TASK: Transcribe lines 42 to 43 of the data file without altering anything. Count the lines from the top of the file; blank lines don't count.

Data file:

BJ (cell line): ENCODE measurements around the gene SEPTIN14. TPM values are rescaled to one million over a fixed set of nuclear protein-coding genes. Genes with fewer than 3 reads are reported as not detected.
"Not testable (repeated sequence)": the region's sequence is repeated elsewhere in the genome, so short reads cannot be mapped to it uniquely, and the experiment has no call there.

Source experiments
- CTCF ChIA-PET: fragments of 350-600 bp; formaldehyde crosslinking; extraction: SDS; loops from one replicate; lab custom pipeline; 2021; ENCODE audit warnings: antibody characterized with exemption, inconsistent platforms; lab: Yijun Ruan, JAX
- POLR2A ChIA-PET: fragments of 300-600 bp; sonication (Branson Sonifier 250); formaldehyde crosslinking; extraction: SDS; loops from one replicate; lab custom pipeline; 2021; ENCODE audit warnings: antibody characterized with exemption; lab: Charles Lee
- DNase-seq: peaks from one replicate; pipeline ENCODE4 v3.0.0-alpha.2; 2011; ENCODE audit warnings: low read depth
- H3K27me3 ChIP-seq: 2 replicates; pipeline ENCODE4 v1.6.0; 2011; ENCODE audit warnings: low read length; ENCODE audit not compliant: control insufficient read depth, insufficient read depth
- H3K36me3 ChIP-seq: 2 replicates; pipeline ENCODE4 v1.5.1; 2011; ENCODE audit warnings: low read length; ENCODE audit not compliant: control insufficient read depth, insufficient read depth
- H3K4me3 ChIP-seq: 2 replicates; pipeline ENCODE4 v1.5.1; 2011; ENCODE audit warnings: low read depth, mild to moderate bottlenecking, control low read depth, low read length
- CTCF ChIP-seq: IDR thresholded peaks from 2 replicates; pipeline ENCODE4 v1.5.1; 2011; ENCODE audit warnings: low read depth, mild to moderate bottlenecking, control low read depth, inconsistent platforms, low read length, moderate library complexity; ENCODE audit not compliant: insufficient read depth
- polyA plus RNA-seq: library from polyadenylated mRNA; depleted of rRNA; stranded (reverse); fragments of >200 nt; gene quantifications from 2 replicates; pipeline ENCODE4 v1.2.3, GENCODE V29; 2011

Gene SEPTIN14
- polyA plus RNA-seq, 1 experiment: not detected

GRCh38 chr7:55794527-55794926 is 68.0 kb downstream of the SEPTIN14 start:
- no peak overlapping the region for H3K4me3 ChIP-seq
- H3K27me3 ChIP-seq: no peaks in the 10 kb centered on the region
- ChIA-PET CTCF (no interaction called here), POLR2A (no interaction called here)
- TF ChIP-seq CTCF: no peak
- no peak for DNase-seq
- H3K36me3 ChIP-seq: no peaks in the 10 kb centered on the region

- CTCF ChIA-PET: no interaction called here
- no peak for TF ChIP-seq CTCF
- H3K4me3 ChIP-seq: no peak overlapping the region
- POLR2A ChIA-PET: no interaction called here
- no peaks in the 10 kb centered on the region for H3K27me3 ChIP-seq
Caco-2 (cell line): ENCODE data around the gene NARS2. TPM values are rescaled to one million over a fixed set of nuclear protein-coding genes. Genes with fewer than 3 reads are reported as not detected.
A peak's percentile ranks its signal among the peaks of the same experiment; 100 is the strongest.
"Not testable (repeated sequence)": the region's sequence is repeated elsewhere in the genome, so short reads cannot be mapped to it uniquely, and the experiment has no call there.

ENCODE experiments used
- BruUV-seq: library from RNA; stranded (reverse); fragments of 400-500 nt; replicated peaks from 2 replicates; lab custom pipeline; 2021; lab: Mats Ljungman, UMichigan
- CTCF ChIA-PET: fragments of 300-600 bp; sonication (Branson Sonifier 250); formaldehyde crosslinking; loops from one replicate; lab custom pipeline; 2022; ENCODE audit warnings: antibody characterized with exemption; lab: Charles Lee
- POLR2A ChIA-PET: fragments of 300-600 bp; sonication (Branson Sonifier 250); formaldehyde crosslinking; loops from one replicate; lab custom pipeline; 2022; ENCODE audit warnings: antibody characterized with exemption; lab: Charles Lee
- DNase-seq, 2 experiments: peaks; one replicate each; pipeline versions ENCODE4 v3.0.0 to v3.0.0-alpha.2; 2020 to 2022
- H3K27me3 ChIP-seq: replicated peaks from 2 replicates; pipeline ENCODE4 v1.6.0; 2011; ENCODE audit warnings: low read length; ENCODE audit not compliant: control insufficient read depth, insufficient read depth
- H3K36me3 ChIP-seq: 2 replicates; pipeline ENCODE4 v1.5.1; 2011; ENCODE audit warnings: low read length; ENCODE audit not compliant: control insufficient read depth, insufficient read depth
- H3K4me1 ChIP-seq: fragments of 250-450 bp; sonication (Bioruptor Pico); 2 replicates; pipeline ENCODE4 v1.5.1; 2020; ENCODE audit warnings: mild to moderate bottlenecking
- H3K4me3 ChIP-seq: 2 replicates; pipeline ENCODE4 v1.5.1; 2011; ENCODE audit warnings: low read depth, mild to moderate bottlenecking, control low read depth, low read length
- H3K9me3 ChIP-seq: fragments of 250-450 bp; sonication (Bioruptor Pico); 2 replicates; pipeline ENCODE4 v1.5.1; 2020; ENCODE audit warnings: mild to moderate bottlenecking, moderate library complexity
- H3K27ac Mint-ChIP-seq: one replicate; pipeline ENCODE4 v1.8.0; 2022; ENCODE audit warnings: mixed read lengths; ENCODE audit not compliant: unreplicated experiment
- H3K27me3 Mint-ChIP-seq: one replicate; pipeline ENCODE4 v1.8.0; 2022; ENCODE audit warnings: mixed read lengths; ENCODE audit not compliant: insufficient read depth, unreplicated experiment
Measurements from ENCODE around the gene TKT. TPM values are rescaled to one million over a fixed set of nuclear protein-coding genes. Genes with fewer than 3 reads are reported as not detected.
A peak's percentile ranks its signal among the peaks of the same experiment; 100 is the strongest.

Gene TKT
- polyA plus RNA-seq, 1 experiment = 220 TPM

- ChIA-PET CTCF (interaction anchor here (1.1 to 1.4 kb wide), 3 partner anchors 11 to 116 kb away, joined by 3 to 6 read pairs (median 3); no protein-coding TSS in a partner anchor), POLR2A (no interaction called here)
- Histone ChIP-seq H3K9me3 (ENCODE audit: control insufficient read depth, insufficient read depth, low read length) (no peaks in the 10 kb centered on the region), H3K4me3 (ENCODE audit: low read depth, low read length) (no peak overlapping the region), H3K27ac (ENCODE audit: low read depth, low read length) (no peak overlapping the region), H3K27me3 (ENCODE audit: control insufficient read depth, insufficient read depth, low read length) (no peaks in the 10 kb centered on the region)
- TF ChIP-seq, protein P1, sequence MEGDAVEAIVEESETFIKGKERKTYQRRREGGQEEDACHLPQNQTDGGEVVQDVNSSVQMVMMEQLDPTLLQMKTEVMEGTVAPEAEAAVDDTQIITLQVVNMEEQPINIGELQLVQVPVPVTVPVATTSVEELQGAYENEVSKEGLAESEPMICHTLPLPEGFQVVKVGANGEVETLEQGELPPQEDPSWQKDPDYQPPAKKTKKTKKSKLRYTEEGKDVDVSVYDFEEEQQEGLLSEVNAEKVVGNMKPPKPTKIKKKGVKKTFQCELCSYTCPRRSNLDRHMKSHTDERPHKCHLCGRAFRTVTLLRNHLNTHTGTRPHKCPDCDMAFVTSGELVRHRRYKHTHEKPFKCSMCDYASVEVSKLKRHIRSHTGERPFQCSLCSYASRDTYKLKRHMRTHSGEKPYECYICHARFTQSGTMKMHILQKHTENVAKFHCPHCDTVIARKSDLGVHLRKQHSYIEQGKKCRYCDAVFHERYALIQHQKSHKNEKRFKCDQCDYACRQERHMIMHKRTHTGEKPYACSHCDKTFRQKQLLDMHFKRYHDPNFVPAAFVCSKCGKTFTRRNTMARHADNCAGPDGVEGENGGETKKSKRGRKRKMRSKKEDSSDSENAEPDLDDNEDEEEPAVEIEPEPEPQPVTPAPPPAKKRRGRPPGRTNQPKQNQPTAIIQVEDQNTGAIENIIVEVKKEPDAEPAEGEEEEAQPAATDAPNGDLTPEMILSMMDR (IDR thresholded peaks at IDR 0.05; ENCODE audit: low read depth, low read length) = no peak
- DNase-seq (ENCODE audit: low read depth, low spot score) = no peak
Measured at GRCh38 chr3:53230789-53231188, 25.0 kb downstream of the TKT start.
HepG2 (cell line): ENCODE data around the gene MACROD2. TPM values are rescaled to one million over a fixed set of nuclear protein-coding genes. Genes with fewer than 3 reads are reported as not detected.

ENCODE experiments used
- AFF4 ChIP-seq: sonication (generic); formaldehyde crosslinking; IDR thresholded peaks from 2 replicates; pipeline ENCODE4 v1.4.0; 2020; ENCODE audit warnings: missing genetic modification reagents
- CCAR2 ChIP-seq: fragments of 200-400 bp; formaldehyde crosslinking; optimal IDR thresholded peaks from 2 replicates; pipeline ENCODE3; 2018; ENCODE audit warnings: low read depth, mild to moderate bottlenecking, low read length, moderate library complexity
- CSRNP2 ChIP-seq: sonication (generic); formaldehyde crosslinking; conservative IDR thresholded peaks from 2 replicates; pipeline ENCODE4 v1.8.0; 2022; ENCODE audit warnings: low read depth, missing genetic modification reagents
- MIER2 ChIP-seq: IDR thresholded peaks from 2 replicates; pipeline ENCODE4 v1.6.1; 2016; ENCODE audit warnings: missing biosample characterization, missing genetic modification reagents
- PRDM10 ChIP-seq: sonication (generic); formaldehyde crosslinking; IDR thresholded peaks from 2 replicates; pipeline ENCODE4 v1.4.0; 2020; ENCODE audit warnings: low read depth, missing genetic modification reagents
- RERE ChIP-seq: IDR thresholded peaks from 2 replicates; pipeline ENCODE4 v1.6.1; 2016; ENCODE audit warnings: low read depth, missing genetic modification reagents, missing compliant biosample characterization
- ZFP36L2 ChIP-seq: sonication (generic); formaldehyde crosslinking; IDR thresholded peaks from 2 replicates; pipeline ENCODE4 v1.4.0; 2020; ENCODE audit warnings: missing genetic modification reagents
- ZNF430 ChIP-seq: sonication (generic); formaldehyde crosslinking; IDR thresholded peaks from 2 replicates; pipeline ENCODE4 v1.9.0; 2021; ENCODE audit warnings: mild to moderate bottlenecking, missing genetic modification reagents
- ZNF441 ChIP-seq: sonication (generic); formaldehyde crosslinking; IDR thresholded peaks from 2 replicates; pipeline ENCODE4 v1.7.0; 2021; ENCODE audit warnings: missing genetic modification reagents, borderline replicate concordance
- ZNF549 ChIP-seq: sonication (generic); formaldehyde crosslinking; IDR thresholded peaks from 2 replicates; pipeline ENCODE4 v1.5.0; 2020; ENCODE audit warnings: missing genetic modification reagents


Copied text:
A peak's percentile ranks its signal among the peaks of the same experiment; 100 is the strongest.

Gene TKT